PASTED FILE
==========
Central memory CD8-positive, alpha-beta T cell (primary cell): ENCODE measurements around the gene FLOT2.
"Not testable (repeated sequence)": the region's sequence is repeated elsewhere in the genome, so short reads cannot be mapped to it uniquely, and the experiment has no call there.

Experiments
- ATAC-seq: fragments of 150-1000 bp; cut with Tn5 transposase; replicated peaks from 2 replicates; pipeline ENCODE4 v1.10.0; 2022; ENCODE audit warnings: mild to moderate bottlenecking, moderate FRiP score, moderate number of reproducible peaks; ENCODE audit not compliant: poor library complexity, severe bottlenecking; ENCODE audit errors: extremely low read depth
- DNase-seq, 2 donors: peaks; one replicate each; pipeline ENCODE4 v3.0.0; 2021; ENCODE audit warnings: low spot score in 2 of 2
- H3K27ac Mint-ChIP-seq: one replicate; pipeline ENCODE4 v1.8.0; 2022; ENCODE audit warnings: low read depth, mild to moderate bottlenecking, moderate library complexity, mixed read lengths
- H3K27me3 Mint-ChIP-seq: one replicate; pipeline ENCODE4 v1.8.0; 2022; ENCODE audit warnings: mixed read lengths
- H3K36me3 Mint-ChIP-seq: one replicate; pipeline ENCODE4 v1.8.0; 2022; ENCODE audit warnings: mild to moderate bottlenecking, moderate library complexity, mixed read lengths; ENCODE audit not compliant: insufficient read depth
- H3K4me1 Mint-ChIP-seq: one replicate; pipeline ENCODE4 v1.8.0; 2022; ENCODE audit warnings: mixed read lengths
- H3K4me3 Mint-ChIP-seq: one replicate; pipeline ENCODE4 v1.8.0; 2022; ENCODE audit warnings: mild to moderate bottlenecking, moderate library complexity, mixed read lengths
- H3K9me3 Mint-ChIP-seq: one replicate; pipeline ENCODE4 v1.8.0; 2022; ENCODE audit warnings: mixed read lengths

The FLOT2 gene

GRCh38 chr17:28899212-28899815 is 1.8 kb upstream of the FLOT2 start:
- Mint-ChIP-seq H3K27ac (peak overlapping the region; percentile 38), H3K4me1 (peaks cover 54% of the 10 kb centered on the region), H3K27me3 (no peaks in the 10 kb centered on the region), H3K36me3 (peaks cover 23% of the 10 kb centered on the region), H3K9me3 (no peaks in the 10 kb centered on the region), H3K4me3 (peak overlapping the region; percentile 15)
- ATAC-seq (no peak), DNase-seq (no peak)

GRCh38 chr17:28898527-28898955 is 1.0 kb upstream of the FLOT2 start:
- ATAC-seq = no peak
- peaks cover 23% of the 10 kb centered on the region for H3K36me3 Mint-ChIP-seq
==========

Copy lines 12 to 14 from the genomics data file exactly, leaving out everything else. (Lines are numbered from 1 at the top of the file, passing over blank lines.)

The FLOT2 gene

GRCh38 chr17:28899212-28899815 is 1.8 kb upstream of the FLOT2 start:
- Mint-ChIP-seq H3K27ac (peak overlapping the region; percentile 38), H3K4me1 (peaks cover 54% of the 10 kb centered on the region), H3K27me3 (no peaks in the 10 kb centered on the region), H3K36me3 (peaks cover 23% of the 10 kb centered on the region), H3K9me3 (no peaks in the 10 kb centered on the region), H3K4me3 (peak overlapping the region; percentile 15)